Can Texas Longhorns Hook the Tougher Teams?

Bert HancockCorrespondent ISeptember 22, 2008

You might, at first glance, believe the ‘Horns have very little to be concerned about, considering the consistent romps they’ve produced in the first three games.

Two 52-10 triumphs and another by a 42-13 score will do that.

But what do these early blowouts indicate beyond the fact Texas is superior to the generally lower-tier programs?

For one, you need only remember last year’s struggles against the lesser lights to realize this Texas team is stronger. Whether that translates into a better record (10-3 last fall) or not against a likely tougher schedule remains to be seen.

Two areas of concern linger following the third blowout this past Saturday night, and they’re of the variety that can produce plenty of problems for Longhorn fans when going against the likes of Oklahoma and Missouri.

One that stands out at this stage is the pass defense, particularly in the early going of games. Though Rice and similar strength teams possess their share of skill talent, Texas’ troubles defending the pass are cause for alarm versus the upcoming powers.

Thus far, the ‘Horns have been able to weather the early storm and come away with gaping triumphs. But if it takes a quarter or so to get untracked defensively against the Sooners or Tigers, will Texas be able to recover?

It seems the biggest specific issue defensively—as has been the last years—is the zone coverage. Texas has provided the NFL a plethora of defensive backfield talent, but it still continues to struggle with that zone concept.

Offensively, it’s fatiguing to find fault with a team that is averaging almost 49 points per game, but the recent loss of tight end Blaine Irby for the year (knee) puts further pressure on a running game that’s been something of a mixed bag so far.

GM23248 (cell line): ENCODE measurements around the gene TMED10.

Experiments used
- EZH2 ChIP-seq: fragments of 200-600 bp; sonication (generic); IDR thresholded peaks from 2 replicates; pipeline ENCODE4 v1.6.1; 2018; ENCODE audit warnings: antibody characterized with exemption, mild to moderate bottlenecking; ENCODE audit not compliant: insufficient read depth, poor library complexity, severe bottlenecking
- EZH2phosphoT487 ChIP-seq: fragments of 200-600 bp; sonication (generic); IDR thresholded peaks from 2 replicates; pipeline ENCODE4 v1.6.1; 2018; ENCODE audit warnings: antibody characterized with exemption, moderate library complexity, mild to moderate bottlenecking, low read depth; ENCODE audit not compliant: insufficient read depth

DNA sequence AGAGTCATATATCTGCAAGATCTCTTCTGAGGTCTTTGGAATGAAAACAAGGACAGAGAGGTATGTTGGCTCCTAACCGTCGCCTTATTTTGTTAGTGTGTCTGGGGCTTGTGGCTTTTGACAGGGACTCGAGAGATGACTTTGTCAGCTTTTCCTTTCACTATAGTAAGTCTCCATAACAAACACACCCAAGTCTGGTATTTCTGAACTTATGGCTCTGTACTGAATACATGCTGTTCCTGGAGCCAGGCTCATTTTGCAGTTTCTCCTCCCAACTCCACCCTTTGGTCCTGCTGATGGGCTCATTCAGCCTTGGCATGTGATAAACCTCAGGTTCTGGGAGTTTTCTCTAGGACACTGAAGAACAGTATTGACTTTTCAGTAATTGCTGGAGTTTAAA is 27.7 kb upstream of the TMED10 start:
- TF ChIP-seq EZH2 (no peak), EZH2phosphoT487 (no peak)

The supposed starting running back, Vondrell McGee, showed flashes in 2007 but very little overall this year. Versus less-than-robust Rice, he garnered all of 28 yards, running with less fortitude than in the past.

In contrast, the new guy buried down the depth chart, massive Cody Johnson (5'11", 255), plowed for 67. He now leads in rushing among the running backs, with "Fozzy" Whittaker receiving an incomplete grade due to only playing in one contest.

In that limited time, Fozzy looked very promising, showing the kind of decisive upfield burst Texas needs to succeed on the ground.

The leading rusher overall for Texas is not a running back, though, but do-it-all quarterback Colt McCoy. Colt, now a junior, is frankly playing at a Heisman level at present.

Still, despite his unquestionable athleticism and determination that has surprised many doubters, Texas really needs alternative running options to take the load off Colt, the Horns' only proven passer.

One such performer is current backup John Chiles, who possesses more running talent in this region recently than anyone not named Vince Young.

Chiles, to this point, has yet to establish himself as a passing threat, something he will need to do to avoid becoming overly one-dimensional against an Oklahoma.

It is this running question that poses potential problems for the Longhorns against the stouter defenders. At this stage, it looks like a hybrid of Colt’s scrambles, Chiles’ periodic zone reads, and newcomer backs Cody Johnson and Fozzy Whittaker will be all needed to make the opposition respect the ground game.

In the past, a lack of such has spelled doom versus the likes of Oklahoma.

Texas has, in recent seasons, played Bob Stoops’ squad well. But how well it handles that and other tough tasks ahead will depend in no small part on the generating of its ground game to complement Colt McCoy and shoring up a still suspect pass defense.